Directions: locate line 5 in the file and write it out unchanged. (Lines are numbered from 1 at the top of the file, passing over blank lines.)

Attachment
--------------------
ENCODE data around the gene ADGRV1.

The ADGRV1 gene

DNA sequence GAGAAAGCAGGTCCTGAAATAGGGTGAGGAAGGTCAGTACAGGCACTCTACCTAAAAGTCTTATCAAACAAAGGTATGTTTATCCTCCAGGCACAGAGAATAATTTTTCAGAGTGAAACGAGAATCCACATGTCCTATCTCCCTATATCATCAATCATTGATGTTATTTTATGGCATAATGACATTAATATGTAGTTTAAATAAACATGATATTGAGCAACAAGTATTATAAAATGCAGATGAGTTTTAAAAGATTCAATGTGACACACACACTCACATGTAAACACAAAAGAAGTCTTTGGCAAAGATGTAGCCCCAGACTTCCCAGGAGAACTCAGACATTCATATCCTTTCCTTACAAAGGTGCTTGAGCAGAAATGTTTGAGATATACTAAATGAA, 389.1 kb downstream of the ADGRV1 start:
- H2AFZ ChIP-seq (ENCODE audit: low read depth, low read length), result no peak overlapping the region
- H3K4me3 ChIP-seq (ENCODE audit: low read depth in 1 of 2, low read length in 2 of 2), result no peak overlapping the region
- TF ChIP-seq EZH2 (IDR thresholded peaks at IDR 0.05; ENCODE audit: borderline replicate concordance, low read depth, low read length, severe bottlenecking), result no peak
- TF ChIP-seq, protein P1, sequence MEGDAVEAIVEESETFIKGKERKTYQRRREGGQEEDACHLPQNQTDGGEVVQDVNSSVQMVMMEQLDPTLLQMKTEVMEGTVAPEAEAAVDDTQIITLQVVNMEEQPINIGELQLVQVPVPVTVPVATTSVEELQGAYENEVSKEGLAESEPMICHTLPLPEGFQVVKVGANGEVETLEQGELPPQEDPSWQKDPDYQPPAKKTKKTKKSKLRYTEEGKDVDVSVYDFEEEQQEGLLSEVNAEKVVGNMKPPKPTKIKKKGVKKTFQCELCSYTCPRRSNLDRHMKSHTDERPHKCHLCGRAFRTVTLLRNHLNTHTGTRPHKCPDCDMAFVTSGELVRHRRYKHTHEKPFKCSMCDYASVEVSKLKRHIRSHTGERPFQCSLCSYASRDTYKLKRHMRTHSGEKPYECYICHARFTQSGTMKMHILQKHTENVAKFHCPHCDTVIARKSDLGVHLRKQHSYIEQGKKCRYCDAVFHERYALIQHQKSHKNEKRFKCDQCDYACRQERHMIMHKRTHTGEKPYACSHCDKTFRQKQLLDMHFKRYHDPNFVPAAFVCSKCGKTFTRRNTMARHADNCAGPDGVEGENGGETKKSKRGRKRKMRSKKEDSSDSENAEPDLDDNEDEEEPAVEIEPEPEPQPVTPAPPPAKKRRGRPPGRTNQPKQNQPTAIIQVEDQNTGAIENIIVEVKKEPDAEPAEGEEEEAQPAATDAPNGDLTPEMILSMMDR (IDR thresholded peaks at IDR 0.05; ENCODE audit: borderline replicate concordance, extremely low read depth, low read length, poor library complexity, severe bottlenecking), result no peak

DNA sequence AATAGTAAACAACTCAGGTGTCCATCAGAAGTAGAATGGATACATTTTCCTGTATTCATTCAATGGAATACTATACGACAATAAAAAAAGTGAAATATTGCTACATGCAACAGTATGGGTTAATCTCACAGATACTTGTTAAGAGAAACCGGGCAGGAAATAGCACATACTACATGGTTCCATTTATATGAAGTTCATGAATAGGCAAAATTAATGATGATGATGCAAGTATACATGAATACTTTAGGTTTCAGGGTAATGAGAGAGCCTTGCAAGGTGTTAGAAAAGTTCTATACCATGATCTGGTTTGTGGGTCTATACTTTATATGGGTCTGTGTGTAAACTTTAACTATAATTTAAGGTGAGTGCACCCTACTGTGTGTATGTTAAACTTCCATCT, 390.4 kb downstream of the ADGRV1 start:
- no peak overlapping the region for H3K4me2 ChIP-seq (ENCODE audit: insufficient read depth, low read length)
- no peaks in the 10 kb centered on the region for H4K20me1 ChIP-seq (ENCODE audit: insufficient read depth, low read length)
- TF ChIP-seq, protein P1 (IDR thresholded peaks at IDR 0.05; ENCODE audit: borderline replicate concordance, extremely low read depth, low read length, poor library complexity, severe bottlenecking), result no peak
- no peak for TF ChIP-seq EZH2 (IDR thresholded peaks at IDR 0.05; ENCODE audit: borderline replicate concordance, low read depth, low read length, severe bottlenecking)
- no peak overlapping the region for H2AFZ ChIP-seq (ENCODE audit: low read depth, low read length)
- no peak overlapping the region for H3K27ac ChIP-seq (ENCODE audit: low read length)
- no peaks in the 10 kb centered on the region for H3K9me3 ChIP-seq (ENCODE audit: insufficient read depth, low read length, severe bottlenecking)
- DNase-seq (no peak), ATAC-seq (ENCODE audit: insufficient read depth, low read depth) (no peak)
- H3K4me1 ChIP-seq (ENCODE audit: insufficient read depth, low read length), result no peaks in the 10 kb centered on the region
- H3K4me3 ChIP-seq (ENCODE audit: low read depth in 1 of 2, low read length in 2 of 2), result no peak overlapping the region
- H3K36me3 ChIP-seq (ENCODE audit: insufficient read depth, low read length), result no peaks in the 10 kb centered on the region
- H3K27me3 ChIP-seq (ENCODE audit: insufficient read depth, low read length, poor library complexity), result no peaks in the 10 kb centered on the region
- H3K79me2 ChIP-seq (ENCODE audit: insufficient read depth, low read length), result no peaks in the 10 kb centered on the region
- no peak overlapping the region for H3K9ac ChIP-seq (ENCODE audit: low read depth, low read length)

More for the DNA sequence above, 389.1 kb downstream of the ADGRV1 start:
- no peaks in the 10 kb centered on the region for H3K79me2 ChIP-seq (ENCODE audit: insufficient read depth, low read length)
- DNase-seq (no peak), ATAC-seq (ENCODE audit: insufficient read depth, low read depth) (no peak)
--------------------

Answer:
- H3K4me3 ChIP-seq (ENCODE audit: low read depth in 1 of 2, low read length in 2 of 2), result no peak overlapping the region